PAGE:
DOJ Announces Plan To Pay Corporate Whistleblowers
Government/Regulatory Enforcement
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  • DOJ Announces Plan To Pay Corporate Whistleblowers


    On March 7, 2024, the Department of Justice announced a whistleblower rewards program intended to compensate individuals who assist the Department in discovering unknown significant corporate or financial misconduct with a portion of any resulting forfeiture. 

    This new Department initiative was unveiled by Deputy Attorney General Lisa O. Monaco during the American Bar Association’s 39th National Institute on White Collar Crime. Monaco explained that existing whistleblower programs—such as those used by the Securities and Exchange Commission, the Commodity Futures Trading Commission, the Financial Crimes Enforcement Network, and the Internal Revenue Service—are limited to those agencies’ jurisdictions and are thus unable to address the “full range of corporate and financial misconduct that the Department prosecutes.” According to Monaco, the Department hopes its new program “will fill [these] gaps” by “create[ing] new incentives for individuals to report misconduct” and for “companies to invest further in their own internal compliance and reporting systems.”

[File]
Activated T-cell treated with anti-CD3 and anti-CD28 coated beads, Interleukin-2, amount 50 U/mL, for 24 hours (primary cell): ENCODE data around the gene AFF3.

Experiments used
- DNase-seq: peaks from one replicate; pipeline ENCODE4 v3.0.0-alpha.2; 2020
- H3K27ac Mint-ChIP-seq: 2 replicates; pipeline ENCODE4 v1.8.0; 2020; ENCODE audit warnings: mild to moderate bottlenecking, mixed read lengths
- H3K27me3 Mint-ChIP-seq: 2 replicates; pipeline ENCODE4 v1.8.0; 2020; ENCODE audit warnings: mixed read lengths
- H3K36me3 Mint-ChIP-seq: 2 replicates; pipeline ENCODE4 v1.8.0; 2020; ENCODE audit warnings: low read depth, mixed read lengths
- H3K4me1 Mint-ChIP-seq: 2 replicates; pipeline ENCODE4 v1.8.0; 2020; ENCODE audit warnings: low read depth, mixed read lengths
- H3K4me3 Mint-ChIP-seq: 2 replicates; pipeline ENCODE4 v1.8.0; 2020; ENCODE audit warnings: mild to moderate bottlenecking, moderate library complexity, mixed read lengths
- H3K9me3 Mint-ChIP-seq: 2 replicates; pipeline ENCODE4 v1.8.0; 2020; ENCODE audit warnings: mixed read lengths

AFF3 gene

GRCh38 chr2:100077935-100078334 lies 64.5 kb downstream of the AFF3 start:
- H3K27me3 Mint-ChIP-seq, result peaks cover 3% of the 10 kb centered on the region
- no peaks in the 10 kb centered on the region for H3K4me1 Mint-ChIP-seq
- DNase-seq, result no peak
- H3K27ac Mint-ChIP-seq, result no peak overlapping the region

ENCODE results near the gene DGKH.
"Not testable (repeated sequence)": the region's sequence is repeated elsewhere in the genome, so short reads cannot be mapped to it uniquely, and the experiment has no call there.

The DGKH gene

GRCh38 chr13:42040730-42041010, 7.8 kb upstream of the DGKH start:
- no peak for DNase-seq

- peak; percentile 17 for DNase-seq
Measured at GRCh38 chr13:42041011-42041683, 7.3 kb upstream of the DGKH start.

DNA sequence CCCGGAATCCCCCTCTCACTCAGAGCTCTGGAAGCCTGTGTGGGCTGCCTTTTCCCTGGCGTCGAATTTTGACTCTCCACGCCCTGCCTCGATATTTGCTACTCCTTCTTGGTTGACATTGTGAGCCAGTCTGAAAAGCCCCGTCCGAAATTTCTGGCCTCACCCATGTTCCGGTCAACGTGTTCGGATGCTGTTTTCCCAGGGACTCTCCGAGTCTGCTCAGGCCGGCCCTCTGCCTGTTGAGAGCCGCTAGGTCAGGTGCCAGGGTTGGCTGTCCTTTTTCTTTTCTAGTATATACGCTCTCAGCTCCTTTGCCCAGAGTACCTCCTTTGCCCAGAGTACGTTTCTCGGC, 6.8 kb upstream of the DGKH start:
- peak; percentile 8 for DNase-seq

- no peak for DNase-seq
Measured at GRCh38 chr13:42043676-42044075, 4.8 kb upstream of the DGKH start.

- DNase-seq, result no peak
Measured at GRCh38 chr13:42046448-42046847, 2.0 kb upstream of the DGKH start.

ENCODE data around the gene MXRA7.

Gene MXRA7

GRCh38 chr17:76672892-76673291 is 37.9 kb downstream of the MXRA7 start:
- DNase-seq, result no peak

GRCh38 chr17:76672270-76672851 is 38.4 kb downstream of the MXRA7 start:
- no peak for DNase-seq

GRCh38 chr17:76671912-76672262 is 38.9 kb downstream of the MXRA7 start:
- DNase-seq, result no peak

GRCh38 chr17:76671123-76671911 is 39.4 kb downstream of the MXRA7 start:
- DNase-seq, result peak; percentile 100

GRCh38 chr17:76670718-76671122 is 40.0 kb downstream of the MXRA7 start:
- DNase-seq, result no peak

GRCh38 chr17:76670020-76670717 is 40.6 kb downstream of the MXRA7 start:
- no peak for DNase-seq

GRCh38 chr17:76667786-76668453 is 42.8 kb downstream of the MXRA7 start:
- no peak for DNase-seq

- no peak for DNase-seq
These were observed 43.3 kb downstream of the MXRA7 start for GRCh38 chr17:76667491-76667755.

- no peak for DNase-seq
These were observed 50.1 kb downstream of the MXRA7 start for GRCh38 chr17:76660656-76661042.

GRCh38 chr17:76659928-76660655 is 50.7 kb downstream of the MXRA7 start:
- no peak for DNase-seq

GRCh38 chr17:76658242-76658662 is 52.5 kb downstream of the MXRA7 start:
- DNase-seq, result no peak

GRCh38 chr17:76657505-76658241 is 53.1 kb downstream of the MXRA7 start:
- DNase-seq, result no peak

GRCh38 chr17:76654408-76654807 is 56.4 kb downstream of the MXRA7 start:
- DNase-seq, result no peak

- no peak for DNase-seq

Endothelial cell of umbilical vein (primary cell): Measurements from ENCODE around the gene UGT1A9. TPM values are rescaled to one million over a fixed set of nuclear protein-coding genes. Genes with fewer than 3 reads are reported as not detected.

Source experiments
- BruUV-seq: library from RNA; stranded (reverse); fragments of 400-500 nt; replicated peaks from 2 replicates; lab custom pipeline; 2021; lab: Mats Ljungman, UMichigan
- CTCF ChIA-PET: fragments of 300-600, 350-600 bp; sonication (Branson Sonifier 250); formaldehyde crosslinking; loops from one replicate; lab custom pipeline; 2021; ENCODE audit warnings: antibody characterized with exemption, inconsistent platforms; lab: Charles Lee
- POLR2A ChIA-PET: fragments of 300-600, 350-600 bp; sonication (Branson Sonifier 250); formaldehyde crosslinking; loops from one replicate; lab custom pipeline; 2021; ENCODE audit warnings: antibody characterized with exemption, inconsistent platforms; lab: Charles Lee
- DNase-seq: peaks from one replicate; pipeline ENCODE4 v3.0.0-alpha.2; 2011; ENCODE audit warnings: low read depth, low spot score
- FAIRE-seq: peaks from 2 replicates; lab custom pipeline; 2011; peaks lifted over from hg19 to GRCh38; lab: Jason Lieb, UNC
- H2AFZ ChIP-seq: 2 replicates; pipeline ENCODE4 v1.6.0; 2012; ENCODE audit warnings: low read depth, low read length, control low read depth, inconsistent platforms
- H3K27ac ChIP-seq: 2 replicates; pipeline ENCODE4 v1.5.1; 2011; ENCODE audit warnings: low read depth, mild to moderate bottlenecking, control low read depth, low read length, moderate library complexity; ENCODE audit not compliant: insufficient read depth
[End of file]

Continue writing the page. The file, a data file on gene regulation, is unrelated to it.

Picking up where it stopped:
Consistent with the Department’s goal of filling the gaps left by other enforcement agencies, a whistleblower cannot receive payment from the Department where a financial incentive for disclosure already exists, such as an overlapping federal whistleblower program or a qui tam right of action. The information the whistleblower provides must also be truthful and previously unknown to the Department. Only after all victims of the misconduct are compensated will the whistleblower be entitled to an award, which is subject to a monetary threshold that will be finalized at some later date.

    Monaco further announced that the Department had initiated a 90-day pilot program, effective on the day of her remarks, to aid in development of the program before its official start sometime later this year. In remarks given on March 8, 2024, at the same conference, Criminal Division Acting Assistant Attorney General Nicole M. Argentieri added that the pilot program will be led by the Money Laundering and Asset Recovery Section within the Criminal Division. 

    As this nascent program develops over the coming months, it signals the Department’s continued effort to provide incentives for individuals—and companies—to voluntarily disclose misconduct and, as the whistleblower programs employed by other agencies have demonstrated, this program will likely yield a large volume of new leads for the Department to investigate.

    Categories: DOJWhistleblower